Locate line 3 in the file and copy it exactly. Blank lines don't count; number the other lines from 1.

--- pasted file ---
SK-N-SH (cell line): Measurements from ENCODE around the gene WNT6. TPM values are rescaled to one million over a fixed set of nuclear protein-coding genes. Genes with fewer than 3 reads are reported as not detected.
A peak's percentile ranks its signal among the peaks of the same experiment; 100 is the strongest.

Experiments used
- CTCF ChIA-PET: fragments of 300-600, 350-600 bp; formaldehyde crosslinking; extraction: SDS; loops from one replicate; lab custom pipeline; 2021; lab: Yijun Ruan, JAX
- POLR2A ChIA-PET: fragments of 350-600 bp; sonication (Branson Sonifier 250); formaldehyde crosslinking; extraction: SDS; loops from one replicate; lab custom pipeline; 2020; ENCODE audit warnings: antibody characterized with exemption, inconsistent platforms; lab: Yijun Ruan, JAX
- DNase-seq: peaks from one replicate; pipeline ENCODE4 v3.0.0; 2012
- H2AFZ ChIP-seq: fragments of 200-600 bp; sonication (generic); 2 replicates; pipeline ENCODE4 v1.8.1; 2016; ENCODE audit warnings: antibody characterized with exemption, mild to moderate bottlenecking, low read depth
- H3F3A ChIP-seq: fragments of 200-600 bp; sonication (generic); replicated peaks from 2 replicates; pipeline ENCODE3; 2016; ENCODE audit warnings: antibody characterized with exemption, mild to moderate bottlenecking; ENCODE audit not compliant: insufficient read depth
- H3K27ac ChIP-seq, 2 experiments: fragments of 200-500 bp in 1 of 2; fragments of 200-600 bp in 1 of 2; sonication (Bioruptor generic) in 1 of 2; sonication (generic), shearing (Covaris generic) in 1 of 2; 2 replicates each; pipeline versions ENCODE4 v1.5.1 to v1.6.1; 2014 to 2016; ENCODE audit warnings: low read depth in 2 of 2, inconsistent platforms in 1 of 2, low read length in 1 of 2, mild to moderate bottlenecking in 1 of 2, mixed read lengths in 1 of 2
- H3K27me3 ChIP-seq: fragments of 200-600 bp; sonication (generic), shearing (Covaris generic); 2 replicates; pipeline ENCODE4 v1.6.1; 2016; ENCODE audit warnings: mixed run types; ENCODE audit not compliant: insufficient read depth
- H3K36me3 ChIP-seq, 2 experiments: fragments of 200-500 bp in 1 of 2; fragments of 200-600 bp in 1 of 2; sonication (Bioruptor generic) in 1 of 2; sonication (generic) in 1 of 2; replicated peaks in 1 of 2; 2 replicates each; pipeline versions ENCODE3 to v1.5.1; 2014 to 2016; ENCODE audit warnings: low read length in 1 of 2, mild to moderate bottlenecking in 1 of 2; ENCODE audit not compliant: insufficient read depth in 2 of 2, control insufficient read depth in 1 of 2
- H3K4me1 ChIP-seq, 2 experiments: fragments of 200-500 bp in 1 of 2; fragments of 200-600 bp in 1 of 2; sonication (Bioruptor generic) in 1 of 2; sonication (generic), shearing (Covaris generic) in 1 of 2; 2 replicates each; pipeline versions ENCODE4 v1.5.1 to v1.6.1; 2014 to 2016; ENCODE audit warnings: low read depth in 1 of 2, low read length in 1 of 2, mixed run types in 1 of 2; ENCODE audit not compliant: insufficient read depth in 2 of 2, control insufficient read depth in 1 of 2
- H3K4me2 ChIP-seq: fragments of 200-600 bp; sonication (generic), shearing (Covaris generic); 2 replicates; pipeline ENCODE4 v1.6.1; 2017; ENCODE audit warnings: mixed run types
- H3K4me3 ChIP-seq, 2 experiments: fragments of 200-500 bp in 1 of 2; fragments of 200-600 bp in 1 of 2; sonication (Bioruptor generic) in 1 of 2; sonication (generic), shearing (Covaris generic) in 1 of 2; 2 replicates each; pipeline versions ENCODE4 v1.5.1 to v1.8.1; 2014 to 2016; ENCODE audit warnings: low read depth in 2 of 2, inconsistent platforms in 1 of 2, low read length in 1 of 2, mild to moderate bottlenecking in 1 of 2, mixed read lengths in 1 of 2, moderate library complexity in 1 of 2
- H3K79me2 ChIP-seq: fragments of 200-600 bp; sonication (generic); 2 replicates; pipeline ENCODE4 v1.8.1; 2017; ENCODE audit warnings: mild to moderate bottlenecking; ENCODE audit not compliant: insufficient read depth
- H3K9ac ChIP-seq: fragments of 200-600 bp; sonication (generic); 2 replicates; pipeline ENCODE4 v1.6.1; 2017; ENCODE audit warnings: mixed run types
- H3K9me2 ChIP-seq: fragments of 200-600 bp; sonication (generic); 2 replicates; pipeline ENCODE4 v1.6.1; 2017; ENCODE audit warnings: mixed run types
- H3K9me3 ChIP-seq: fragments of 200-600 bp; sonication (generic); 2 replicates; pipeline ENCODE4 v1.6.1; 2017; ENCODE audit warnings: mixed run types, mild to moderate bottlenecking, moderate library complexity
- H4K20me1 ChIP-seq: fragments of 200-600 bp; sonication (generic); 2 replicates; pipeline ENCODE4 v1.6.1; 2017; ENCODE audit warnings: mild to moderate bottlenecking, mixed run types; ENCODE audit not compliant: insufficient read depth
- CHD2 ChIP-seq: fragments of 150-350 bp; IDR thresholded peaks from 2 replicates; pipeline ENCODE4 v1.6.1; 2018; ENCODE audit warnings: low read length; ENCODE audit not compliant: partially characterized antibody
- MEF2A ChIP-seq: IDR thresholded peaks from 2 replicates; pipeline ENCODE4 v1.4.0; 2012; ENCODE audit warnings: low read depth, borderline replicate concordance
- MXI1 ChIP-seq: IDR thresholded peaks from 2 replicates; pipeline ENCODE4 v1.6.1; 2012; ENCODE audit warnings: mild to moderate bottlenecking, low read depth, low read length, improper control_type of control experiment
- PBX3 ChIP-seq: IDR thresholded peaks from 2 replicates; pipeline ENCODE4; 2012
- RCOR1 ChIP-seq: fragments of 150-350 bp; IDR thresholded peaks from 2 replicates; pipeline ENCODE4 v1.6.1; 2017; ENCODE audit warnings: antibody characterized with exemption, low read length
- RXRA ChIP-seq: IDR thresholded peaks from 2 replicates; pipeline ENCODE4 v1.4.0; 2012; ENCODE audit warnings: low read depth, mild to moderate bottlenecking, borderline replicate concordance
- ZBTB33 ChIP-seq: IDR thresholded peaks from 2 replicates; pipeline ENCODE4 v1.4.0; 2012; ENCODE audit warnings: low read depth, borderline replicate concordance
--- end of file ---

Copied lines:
Experiments used